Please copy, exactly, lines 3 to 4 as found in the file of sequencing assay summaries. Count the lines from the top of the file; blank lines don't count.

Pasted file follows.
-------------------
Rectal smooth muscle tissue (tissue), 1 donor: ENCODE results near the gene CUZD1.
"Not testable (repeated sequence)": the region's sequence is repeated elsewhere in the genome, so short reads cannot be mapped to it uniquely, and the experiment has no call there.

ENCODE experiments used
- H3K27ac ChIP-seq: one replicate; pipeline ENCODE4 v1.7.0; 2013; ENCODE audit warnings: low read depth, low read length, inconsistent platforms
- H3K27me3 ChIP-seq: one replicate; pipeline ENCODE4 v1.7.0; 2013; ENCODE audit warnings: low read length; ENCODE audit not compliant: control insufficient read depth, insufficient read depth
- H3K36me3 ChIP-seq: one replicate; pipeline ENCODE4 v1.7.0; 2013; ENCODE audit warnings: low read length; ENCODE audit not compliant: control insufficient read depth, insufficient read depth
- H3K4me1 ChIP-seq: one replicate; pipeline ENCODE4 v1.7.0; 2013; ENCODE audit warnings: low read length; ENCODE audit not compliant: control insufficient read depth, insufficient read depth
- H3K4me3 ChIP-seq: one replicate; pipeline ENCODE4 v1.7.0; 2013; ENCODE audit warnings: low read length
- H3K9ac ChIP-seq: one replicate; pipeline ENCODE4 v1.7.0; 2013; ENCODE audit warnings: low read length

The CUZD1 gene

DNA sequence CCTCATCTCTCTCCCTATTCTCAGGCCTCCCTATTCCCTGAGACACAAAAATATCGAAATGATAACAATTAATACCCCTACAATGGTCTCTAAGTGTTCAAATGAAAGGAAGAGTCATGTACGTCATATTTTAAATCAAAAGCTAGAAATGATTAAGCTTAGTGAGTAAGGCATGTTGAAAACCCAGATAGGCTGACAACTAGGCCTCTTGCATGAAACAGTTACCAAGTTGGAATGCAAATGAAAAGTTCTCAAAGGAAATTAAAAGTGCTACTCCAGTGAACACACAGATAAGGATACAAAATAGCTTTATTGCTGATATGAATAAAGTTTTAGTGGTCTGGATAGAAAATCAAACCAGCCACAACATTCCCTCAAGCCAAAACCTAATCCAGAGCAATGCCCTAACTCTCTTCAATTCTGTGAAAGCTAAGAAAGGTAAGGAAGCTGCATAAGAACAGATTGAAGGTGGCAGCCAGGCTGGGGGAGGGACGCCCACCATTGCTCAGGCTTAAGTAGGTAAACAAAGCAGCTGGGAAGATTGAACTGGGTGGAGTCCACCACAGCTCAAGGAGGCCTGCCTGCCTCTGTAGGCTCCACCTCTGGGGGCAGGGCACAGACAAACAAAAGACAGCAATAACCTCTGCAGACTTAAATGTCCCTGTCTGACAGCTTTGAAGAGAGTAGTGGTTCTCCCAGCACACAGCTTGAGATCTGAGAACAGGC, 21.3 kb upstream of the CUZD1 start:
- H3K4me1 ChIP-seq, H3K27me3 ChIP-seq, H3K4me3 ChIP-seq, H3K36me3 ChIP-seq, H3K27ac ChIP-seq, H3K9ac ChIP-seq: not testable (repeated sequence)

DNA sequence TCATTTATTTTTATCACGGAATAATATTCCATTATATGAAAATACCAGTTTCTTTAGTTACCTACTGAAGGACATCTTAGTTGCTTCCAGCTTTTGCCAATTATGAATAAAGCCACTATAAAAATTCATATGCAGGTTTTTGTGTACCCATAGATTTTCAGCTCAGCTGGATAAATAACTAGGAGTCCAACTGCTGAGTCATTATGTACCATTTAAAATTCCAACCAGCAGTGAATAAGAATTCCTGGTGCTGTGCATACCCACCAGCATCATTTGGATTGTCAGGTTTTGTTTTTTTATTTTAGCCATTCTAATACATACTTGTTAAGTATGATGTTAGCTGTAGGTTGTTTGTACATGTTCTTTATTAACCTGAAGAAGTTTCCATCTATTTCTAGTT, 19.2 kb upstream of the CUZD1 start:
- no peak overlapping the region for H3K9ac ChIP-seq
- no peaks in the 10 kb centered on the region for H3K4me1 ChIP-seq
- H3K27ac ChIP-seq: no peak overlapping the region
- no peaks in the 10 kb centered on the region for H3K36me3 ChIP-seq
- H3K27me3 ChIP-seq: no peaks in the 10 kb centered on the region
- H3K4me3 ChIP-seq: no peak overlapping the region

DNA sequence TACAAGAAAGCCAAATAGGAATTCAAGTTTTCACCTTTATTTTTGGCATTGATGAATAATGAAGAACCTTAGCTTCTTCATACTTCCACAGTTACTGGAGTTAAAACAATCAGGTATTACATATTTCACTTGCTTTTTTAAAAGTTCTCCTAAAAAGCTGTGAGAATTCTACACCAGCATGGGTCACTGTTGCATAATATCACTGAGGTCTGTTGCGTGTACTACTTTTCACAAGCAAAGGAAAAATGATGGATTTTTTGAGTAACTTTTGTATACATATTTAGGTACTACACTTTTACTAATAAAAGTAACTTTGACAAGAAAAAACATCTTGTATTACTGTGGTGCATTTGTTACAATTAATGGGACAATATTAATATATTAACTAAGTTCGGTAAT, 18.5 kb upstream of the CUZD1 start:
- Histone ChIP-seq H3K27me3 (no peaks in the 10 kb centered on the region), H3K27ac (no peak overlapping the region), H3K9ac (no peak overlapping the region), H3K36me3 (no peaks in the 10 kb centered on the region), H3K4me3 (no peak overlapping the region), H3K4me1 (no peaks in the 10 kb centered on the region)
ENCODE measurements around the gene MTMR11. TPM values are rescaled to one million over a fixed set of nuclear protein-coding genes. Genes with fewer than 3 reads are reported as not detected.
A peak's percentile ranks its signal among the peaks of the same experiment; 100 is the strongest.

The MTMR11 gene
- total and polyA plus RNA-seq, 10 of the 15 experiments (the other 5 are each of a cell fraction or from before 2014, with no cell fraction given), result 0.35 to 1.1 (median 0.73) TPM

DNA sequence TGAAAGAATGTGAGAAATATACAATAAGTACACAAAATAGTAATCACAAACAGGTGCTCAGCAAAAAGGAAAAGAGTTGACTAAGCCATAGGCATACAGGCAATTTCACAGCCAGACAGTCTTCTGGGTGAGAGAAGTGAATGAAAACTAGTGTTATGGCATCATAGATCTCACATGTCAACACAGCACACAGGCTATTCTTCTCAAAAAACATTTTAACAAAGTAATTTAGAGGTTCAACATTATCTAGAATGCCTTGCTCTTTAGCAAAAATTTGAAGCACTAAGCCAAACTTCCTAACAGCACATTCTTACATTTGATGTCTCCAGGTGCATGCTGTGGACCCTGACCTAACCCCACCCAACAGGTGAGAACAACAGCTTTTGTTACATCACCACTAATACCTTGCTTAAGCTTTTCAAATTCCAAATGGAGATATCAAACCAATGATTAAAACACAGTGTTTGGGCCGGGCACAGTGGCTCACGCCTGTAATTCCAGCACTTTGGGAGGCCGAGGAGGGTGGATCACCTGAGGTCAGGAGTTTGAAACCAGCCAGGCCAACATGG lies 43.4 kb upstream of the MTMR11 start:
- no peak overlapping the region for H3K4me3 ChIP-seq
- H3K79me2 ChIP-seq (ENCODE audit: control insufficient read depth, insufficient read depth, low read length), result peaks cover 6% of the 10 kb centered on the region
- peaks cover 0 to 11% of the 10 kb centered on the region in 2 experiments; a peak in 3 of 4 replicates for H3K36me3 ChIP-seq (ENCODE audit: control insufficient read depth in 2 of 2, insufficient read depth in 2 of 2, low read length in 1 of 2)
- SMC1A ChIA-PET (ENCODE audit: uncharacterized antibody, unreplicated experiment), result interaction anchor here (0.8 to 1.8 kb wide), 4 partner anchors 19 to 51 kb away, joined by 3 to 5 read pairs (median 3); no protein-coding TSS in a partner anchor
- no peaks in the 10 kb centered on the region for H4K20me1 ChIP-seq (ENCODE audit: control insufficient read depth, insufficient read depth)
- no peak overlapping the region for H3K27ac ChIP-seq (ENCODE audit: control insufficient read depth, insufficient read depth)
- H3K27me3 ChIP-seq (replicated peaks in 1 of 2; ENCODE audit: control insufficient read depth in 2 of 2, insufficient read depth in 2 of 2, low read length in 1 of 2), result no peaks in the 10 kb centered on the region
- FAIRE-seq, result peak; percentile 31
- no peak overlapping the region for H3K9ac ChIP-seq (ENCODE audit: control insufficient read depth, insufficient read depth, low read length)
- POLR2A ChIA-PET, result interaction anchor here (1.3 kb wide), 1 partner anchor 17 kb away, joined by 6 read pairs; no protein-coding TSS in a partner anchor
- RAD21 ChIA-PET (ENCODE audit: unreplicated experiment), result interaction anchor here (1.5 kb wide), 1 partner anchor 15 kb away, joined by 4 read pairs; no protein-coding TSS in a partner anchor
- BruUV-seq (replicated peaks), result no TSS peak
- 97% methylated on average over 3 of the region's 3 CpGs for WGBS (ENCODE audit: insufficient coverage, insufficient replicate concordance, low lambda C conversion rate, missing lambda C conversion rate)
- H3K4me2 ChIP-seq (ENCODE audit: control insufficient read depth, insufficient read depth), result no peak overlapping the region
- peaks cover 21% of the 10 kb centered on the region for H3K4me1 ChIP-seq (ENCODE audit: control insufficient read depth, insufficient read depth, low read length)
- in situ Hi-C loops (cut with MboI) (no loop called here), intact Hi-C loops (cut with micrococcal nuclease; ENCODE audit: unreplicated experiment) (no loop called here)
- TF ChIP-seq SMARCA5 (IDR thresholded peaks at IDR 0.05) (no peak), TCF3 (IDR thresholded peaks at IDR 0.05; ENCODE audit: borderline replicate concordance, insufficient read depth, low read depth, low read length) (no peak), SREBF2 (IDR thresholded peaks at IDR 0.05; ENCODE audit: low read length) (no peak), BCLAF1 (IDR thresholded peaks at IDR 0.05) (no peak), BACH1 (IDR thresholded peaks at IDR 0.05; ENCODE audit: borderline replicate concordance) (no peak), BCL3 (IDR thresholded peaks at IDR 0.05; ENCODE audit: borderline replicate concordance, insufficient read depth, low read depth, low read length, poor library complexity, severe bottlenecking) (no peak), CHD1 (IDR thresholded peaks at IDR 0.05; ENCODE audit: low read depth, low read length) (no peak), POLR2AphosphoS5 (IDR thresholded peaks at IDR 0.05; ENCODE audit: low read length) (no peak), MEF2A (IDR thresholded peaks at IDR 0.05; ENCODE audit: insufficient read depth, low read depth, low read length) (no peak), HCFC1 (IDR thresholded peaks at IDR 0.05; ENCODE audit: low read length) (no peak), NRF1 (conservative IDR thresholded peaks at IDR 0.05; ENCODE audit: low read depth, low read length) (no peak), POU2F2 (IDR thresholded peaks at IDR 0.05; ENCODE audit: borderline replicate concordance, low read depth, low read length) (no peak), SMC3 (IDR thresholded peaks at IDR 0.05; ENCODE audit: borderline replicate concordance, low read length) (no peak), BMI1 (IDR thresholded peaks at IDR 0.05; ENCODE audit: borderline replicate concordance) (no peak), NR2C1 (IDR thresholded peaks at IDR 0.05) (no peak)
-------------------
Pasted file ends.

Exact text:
ENCODE experiments used
- H3K27ac ChIP-seq: one replicate; pipeline ENCODE4 v1.7.0; 2013; ENCODE audit warnings: low read depth, low read length, inconsistent platforms